Mapping international and domestic legal instruments affecting border cooperation, security, and management (MENA)

17/11/2015 @ 14:58
by Vivienne O'Connor

Dear colleagues,

I am mapping international and domestic legal instruments (e.g. conventions, charters, and treaties) that affect border cooperation, security, and management. For domestic legal instruments, I am specifically focused on the Maghreb (Algeria, Morocco, and Tunisia).
I have begun broad research on this topic and would greatly appreciate any input from the INPROL community on the following questions:
Which international and domestic legal instruments relate to border cooperation, security, and management?
Are there additional international legal instruments that relate to border issues more broadly (e.g. migration, refugees, labor, corruption, etc.)?
Which domestic laws in Algeria, Morocco, and Tunisia relate to borders?
Thank you for your time and assistance.

08/12/2015 @ 16:36
by Vivienne O'Connor

Dear Victoria and Elias,

Thank you so much for your replies. The information you have provided is incredibly helpful. 

Best wishes,

Vivienne

08/12/2015 @ 16:35
by Vivienne O'Connor

Dear Victoria and Elias,

Thank you so much for your responses. The information you have provided is incredibly helpful!

Best wishes,

Vivienne

26/11/2015 @ 12:19
by Elias Geoffroy

Dear Vivien,

You can find domestic laws and ratification of international legal instruments in the official legal databases of each country. Most of the legal sources are in Arabic or French. However some are translated in English on the Tunisian website.

Morocco: http://adala.justice.gov.ma/FR/Recherche.aspx

Algeria: http://www.joradp.dz/HFR/Index.htm

Tunisia: http://www.legislation.tn/fr

I recommend you use the simple search tool with key words to have a as many answer as possible.

Also of interest:

Interpol Border Management page: http://www.interpol.int/INTERPOL-expertise/Border-management

Frontex Third Countries Cooperation page: http://frontex.europa.eu/partners/third-countries/

The amended Frontex Regulation (EU) No 1168/2011 reinforces effective assistance to non-EU states regarding operational aspects of border management. Under the new provisions, Frontex may launch and finance technical assistance projects in third countries, also benefiting from Union funding. The Agency may also, based on risk analysis and upon approval by its Management Board, deploy its liaison officers to third countries and, on a reciprocal basis, may receive liaison officers posted by those third countries, for a limited period.

Frontex and the European Asylum Support Office (EASO) are undertaking an 18-month project entitled “Promoting the participation of Morocco and Tunisia in the work of EASO and Frontex”.  Led and coordinated by EASO and funded by the European Neighbourhood Partnership Instrument (ENPI), the project falls under the responsibility of the EU Directorate-General Development and Cooperation (DG DEVCO). The project aims to promote the participation of these countries in the work of the agencies. The project will familiarise the competent authorities with the mandate, tools and instruments of the Agencies including cooperation models developed with EU MS. Frontex will promote the concept of IBM and the comprehensive approaches to the management of mixed migratory flows and in particular on the inter-agency cooperation aspects to Tunisia and Morocco, while EASO will promote the Common European Asylum System (CEAS) and sharing the EU Member States’ best practices, including on reception facilities.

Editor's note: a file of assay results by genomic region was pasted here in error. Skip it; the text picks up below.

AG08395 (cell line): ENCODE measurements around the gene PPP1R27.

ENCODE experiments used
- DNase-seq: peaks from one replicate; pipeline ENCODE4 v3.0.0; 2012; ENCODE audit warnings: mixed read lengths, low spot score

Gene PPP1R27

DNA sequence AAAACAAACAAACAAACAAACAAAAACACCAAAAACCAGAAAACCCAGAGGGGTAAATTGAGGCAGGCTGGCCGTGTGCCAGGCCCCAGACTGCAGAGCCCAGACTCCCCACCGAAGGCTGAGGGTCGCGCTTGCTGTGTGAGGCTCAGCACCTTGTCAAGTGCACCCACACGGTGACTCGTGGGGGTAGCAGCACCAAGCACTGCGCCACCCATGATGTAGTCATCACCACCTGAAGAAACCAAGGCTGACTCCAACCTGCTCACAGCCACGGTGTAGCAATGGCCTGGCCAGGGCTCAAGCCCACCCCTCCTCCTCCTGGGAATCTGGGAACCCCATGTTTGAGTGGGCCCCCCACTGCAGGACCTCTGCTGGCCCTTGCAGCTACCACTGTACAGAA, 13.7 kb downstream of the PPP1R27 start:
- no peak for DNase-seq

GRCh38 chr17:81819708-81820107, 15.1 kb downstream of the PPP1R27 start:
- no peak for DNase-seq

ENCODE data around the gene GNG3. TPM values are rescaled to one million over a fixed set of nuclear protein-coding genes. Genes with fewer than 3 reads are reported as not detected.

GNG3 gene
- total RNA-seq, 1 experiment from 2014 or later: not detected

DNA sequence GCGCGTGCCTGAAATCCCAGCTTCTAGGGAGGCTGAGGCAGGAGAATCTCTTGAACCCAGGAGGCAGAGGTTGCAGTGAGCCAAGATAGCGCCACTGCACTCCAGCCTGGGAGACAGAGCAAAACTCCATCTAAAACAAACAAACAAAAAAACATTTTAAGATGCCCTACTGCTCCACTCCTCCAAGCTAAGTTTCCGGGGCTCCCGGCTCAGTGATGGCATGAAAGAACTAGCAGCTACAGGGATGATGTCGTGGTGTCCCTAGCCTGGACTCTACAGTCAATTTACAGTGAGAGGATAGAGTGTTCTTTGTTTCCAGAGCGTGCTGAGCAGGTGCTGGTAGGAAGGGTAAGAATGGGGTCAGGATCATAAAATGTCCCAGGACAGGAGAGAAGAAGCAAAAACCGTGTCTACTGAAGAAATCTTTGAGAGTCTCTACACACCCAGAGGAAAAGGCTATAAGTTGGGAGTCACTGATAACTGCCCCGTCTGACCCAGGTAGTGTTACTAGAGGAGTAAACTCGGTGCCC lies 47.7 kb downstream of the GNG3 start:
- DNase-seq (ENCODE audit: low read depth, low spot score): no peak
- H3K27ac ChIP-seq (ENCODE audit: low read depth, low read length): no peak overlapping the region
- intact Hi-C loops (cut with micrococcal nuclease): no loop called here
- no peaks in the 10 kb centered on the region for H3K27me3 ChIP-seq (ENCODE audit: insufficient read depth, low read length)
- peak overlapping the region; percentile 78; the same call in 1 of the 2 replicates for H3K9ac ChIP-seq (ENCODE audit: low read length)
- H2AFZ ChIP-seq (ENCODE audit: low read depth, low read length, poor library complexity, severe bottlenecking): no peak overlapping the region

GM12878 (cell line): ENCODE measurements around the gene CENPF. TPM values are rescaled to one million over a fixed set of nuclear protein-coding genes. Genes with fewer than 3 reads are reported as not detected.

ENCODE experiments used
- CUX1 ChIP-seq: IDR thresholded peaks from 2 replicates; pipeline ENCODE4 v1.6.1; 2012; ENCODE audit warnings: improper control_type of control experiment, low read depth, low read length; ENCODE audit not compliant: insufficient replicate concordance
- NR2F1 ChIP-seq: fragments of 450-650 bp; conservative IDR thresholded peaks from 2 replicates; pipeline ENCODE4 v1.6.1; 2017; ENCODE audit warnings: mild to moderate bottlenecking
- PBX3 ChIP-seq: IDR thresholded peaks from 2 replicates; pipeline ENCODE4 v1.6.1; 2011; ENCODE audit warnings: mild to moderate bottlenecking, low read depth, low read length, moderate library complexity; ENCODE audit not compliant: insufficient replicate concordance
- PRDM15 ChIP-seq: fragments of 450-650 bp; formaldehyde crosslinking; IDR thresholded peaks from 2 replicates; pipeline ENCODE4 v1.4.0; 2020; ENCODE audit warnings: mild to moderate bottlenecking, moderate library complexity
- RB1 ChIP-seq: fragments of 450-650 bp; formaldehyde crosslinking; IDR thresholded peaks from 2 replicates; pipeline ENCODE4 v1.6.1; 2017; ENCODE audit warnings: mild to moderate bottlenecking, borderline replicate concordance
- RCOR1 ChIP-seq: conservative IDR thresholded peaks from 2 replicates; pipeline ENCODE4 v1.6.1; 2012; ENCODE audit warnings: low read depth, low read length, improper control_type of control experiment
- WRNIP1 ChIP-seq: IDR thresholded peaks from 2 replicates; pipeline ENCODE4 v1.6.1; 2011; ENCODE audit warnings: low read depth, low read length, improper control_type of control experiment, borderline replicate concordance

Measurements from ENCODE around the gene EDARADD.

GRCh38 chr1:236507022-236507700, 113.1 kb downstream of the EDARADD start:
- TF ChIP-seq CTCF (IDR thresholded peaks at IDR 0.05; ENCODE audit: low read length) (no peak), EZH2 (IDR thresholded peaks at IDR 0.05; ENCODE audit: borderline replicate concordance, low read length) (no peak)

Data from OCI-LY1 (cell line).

You already had the link to the Tunisian Security sector legislation website operated by DCAF, but maybe you would be interested with the Libyan one as well.

Hope it helped,

Elias

24/11/2015 @ 09:53
by Victoria Walker

Dear Vivien,

A wide issue – and much needed, especially at the moment. You might want to look at the following links, which provide some international and domestic legal instruments and insight:

https://creator.zoho.com/uncted/bordercontrol/#View:Themes1

http://www.un.org/en/terrorism/ctitf/pdfs/Flyer.pdf

http://www.aebr.eu/files/publications/zusammenfassung_clean_gb.pdf

http://www.on-federalism.eu/attachments/145_download.pdf

http://www.wcoomd.org/en/topics/research/activities-and-programmes/~/media/799443EF399B48C0B18DA2285B034F36.ashx

http://www.sadc.int/files/7613/7415/0086/SADC_Coordinated_Border_Management_Guidelines_-_Aug_2011.pdf

http://www.memoireonline.com/10/13/7524/m_Legal-mechanism-of-the-east-african-treaties-in-fighting-cross-border-crimes-case-study-Gatuna-bord10.html

http://www.ohchr.org/Documents/Issues/SRMigrants/IOM_HLD2013_BackgroundPaper.pdf (includes a section on the legal framework)

https://openknowledge.worldbank.org/bitstream/handle/10986/7216/31477.pdf?sequence=1 old, but chapter 3 may be useful (legal framework)

http://www.peaceau.org/uploads/au-niamey-convention-eng.pdf

http://www.echr.coe.int/Documents/Handbook_asylum_ENG.pdf

 

And at national level:

http://www.gadem-asso.org/IMG/pdf/Loi_02-03.pdf Morocco

http://www.legislation-securite.tn/ - search engine for Tunisia laws by the DCAF office

http://www.gisti.org/IMG/pdf/loi_08-11_algerie_2008-06-25.pdf Algeria law on borders

http://cadmus.eui.eu/bitstream/handle/1814/8081/CARIM_RR_2008_02.pdf;jsessionid=D6C2261B5E6B504FE80698DB9149B927?sequence=1

I am sure there are many more resources, but hopefully that will be a start.

Kind regards,

Victoria